Investment Environment October 2021


COVID-19 vaccination progress

The number of vaccines administered worldwide continues to grow but at a slower pace. The table shows the absolute number of vaccines administered worldwide, which is approaching 7 bil; the table on the right shows how various countries are either progressing or stagnating with the administering of vaccines. Reasonable progress continues but there are a number of countries that have stagnated due to numerous reasons. The latest information indicates that Asian and Latin American countries are steadily increasing their vaccinations and are poised to overtake the western world. It is likely that this is due to vaccines being less controversial in Asia-Pacific with fewer anti-vaccine movements.

Fiscal stimulus, interest rates and risk free rate

The biggest factor driving markets at present is expectations of US interest rates and the probability of rates rising sooner than anticipated. However, The Fed wants to achieve full employment and inflation at 2% or higher for a period of time before considering interest rate increases. It’s worth unpacking how the US job market is developing as well as inflation.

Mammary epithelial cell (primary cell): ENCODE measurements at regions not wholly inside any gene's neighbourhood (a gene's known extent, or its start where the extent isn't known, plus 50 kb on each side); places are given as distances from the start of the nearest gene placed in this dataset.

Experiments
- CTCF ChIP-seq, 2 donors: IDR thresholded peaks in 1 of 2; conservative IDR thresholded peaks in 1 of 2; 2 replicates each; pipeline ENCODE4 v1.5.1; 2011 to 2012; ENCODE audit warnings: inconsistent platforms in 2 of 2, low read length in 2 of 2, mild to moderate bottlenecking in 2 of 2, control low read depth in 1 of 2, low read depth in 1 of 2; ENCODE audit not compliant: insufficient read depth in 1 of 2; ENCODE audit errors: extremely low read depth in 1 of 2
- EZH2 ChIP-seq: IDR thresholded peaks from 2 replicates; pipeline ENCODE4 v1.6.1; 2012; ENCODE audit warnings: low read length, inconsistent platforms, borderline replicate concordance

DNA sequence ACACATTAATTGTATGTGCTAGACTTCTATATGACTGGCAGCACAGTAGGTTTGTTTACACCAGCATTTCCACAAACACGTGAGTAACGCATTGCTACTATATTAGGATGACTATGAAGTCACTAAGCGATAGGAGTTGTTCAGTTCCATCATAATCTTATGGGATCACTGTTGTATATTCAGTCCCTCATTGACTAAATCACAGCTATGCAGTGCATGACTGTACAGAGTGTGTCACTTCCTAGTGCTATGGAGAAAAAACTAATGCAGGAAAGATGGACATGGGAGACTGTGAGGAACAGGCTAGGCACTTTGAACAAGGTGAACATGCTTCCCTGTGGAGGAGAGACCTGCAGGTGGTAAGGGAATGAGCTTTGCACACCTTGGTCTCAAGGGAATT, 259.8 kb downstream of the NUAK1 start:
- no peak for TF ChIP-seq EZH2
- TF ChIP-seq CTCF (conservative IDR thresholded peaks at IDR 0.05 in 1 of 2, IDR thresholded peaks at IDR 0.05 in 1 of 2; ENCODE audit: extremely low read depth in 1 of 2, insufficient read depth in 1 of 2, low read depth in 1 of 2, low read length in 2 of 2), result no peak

US job market

The US job market continues to improve but the Fed wants to see a “full recovery” before taking steps to tighten monetary policy by raising interest rates. The September data showed 194,000 jobs which disappointed the market. The pre-COVID unemployment rate was 3.5% or 5.7 mil people; the current unemployment rate is 4.6% or 7.7 mil people. The Fed will likely monitor the data over the coming months to decide on the future term of interest rates.


Inflation continues to show signs of rising above the long-term objectives of many of the developed nation’s central banks as shown in the table alongside. The trajectory for US inflation continues to rise, which is causing markets to react and anticipate an earlier than expected move by the Federal Reserve.